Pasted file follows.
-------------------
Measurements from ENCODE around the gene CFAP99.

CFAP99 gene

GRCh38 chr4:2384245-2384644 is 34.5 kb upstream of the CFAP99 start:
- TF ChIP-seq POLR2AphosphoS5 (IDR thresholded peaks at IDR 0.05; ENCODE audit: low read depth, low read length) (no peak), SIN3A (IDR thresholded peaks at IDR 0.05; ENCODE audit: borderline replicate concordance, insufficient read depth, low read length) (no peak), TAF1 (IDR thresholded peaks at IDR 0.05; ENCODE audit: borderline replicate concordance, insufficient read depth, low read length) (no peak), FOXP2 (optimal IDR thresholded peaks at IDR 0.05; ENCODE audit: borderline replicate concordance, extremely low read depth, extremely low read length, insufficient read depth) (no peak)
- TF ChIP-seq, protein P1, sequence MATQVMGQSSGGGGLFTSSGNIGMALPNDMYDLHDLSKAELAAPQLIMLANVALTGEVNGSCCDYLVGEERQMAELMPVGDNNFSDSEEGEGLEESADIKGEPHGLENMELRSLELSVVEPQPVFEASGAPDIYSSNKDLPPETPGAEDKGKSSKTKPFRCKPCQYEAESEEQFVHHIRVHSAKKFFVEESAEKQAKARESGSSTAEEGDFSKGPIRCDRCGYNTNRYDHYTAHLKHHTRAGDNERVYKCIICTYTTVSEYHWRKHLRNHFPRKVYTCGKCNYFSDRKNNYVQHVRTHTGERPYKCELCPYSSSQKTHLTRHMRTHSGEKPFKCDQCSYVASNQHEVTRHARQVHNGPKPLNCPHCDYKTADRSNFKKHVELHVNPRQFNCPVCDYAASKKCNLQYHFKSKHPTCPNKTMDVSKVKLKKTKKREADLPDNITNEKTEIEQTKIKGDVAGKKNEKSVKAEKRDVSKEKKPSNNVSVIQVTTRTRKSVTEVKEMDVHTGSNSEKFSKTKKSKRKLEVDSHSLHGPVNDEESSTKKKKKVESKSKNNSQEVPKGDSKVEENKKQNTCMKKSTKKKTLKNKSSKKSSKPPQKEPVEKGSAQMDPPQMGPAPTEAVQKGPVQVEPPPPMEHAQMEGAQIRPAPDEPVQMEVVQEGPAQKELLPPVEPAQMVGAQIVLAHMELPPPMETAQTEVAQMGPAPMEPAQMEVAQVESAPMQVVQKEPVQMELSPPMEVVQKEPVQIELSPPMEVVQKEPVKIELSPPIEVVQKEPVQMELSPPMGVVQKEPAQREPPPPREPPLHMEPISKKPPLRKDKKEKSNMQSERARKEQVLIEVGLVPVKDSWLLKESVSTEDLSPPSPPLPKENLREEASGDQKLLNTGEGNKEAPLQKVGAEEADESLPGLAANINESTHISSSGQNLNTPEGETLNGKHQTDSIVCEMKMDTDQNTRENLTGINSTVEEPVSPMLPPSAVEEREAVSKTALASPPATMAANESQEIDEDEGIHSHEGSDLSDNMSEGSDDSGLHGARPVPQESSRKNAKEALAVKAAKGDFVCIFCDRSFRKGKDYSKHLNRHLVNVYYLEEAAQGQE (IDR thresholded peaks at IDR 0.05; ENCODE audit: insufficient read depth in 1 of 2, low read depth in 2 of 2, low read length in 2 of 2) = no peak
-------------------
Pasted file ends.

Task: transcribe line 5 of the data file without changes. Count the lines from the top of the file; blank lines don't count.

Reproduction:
- TF ChIP-seq, protein P1, sequence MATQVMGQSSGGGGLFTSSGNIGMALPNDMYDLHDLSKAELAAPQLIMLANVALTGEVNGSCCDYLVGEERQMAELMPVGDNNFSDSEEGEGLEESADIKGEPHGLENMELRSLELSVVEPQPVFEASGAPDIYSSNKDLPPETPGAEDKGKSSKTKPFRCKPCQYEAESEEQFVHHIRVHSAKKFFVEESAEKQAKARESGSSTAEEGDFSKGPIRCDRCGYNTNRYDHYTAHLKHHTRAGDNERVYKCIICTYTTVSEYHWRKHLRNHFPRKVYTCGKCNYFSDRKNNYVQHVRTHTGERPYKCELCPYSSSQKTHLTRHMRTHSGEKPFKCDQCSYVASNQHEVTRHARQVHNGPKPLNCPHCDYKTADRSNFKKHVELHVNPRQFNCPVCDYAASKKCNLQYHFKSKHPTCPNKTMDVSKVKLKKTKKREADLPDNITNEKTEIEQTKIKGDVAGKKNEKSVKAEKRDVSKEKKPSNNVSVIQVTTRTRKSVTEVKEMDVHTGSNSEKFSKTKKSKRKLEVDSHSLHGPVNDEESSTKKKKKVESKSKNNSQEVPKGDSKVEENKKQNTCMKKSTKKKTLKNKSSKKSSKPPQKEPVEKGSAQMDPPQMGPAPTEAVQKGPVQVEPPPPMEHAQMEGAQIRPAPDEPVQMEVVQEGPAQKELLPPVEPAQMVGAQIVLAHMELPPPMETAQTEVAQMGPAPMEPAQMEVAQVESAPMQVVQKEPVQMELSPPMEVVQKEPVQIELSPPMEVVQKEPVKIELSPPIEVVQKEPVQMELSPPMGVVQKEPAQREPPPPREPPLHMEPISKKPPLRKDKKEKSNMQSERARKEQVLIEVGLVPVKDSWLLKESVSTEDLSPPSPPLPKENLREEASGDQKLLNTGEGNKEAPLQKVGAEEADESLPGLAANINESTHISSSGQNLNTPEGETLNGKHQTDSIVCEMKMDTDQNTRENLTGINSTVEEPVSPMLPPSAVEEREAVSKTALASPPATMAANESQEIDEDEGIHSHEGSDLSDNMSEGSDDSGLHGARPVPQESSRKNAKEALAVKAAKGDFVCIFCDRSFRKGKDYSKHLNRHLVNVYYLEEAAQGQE (IDR thresholded peaks at IDR 0.05; ENCODE audit: insufficient read depth in 1 of 2, low read depth in 2 of 2, low read length in 2 of 2) = no peak